I have, regrettably, been too busy to blog lately. But I’m here now.
There are two personal items I’d like to discuss, so I’ll begin with the first, follow it with selected links from around the Web, and finish with the second item. Both involve some kind of appeal for assistance, although one more so than the other.
The first concerns a card game I invented, and that we playtested at my birthday party last month.
[Update: This first request has been answered. I have shortened the text below to reflect this.]
My birthday was June 12, but for reasons pertaining to Dad’s recent retirement, it was one week later that a small celebratory gathering took place. There were five people present: a friend, an uncle, my parents, and myself (unfortunately, the uncle had to leave early). I left most of the organising and decision-making to my parents, but playtesting a card game was my one explicit request.
The game was one that I invented and blogged about in 2011, but at the time it was a work in progress and the rules yet to be fully refined. But recently I took it off the backburner, made a few small adjustments, and updated my original blog post accordingly.
The twist is that this is not a game you can play with the familiar deck of hearts, diamonds, spades and clubs. Rather it is designed for Ganjifa — traditional playing cards from India that are typically circular rather than rectangular with at least 96 cards per deck. Regrettably they are used for only a handful of games and even those are dying out. I don’t care too much about the traditional games, but it’s a pity that the cards themselves lack a living tradition of new games being invented. The world could do with more Ganjifa games, and the game I’ve invented is my contribution to that end.
Here’s where my appeal to the Internet comes in — because the one thing I have not managed to do is decide on a name for the game. Since it is played with Indian cards, I feel that giving it an Indian name would be an appropriate tribute to the culture that created them, and have been appealing for help from people who know Indian languages and are interested in helping to name a new card game.
If you can help, or know someone who probably can, I would greatly appreciate it. I’ve suggested the name केंद्र कड़ी (crudely: Kendra Kari) for reasons outlined in my Google Plus post, but I really require informed human feedback and not just the results of automated translation tools.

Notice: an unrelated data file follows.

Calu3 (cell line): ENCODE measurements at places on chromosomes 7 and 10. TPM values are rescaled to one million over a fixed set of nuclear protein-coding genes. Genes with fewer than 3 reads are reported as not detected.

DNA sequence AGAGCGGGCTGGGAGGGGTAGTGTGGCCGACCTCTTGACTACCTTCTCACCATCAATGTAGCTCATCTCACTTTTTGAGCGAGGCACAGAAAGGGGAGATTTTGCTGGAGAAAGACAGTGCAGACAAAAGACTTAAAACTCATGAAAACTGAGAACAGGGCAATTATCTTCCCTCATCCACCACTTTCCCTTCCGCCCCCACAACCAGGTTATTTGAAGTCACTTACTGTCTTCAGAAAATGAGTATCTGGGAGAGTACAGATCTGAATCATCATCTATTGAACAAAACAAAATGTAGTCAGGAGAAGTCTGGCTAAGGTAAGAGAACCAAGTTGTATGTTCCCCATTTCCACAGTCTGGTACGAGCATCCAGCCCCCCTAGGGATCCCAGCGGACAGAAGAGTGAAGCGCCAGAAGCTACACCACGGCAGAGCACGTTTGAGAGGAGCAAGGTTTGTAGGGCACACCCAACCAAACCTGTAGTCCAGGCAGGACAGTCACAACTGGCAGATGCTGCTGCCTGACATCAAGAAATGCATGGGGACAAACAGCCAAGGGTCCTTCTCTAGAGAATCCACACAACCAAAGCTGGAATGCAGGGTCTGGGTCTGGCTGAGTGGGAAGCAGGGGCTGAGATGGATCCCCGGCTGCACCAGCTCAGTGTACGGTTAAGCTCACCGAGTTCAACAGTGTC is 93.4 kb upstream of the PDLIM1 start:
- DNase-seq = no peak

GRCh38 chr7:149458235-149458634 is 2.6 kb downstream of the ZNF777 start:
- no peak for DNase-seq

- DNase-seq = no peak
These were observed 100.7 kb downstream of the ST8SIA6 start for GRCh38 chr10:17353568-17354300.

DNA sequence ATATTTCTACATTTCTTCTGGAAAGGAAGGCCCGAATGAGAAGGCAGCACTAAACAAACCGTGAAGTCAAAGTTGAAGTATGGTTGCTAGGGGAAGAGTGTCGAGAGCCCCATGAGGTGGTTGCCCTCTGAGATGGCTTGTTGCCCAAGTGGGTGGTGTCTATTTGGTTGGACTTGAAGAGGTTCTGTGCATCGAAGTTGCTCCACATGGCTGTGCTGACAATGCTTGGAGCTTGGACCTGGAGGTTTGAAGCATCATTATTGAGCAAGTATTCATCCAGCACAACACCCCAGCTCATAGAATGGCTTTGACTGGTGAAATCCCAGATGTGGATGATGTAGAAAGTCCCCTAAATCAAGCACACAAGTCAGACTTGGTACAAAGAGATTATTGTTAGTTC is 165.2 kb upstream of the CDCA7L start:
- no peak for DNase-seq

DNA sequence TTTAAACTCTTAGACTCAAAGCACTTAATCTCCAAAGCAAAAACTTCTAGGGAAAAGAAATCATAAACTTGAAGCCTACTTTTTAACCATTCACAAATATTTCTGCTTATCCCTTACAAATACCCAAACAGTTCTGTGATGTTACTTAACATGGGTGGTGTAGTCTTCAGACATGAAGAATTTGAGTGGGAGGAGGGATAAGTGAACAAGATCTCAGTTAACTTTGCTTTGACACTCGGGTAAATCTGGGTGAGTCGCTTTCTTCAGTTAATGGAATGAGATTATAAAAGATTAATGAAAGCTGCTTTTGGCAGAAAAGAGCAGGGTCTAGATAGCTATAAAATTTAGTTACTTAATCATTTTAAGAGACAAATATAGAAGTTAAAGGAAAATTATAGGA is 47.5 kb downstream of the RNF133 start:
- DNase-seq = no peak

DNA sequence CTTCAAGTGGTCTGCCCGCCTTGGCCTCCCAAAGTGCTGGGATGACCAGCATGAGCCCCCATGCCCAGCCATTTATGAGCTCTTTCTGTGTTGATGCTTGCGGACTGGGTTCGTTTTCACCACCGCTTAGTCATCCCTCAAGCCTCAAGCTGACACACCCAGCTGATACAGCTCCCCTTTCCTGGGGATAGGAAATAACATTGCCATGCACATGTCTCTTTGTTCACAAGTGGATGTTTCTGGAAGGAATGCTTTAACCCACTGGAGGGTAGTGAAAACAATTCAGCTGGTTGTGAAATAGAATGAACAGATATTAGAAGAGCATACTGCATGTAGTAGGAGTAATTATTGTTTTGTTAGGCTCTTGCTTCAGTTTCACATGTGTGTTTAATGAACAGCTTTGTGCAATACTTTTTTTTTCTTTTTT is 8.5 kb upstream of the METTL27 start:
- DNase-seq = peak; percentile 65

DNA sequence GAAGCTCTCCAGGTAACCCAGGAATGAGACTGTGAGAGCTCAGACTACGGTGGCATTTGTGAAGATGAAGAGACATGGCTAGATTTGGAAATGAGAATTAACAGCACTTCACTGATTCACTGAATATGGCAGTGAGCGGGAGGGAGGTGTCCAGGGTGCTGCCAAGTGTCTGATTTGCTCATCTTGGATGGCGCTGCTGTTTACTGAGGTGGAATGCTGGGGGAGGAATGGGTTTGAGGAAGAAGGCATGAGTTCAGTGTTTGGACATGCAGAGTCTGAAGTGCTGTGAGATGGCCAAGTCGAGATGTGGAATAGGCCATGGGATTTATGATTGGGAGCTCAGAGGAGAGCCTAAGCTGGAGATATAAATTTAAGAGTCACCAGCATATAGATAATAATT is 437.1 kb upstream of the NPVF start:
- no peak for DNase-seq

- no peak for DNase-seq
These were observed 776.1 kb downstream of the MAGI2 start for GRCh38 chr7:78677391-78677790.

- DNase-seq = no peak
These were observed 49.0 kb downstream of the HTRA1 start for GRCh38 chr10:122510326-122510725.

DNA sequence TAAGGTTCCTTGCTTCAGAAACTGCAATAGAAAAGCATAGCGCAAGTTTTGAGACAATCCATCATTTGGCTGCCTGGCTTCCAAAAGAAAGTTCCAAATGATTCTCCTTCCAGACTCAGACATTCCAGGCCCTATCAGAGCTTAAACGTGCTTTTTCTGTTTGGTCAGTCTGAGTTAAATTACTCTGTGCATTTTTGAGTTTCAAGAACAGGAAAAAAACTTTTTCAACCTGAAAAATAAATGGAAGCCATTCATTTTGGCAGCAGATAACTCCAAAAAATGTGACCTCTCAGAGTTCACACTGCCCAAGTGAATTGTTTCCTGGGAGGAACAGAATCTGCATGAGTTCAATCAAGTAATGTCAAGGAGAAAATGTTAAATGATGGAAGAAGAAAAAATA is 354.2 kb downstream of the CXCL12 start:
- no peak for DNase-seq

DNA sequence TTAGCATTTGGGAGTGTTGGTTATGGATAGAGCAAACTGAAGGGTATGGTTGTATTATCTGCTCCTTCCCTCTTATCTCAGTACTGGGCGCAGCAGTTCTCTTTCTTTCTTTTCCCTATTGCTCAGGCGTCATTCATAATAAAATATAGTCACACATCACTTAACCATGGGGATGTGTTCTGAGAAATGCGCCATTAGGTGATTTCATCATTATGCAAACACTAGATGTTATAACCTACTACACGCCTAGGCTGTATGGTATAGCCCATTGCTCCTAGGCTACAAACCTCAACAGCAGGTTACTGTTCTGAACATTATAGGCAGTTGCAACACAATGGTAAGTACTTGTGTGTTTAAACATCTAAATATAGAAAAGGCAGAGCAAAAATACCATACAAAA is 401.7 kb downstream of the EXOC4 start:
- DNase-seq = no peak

[Update: I’ve now received a response to this query and have updated the game.]
Now that you’ve read this far, here are some links:
- What to expect on the approach to Pluto.
- If no alternative presents itself, some flatworms inject themselves with sperm.
- I think having my viruses analysed might be quite interesting.
- Google’s neural network hallucinates. Two of my favourite images are here and here.
- The winners of the Earth and Sky Photo Contest are worth ten minutes of your time.
- Google Earth fractals by Paul Bourke, published 2012. Via Stan Carey on Twitter. Direct links to selected images: [************]
- I’ve been using the Planets Close-Up theme in Firefox for years now, but recently downloaded the Oriental Spring in the Canyon theme, with the intent of alternating between the two themes as the mood strikes me.
- This article on Cracked is good, but I’m really recommending it for the links, some of which are very worth your while. (Should I tell you which, or should I just let you read all of them? Hmmm.)
- I’ve known about these fake bomb detectors for years, but had not understood the scale.
Now to the second personal item.
A while ago, just for fun, I decided to see if I could guess an approximate formula for time dilation in general relativity. I didn’t expect to be right, but using a combination of high school physics, Ockham’s Razor, and a few elementary facts, I gave it my best shot.
So I was genuinely delighted to discover later that my result checks out against real-world examples!
This page on Quora has a couple of obvious faults (the biggie is that the altitude of the ISS varies between 330 and 435 kilometres according to Wikipedia, so calculating a result to so many significant figures makes no sense), but the relevant formula corresponds closely to mine. Moreover, plugging their result into my formula puts the ISS in the right range — at about 375 kilometres. Another example I found is that time goes faster by 10 nanoseconds per year for every floor you go up in a building; again, my formula checks out, putting the difference between floors at a very reasonable three metres.
I am no genius (trust me on this), but in all the popular science I’ve read, I have never seen anyone mention that an approximate but workable formula for time dilation in general relativity is astonishingly easy to guess. Feeling that I’d stumbled on an angle that popular writers have missed but would be useful to others, I decided to write up my results as an article of my own. Please remember this is an un-factchecked draft, and I am no more an expert than the target reader, but you learn by doing. It’s written in the style of a popular science article, and is 1000 words long.
If any real popular physics writer reads this — I would love to hear your feedback. Also, you are welcome to take inspiration for your own blog posts, and I hope you will be so kind as to send me a link if you do. A tweet to @GoldHoarder will do nicely.
(Incidentally, I used a free PDF converter, so the links don’t work, but since they’re fully spelt out they won’t slow you down very much. Since it’s a draft, I find this acceptable.)
[Update: I linked to my relativity article in a comment here.]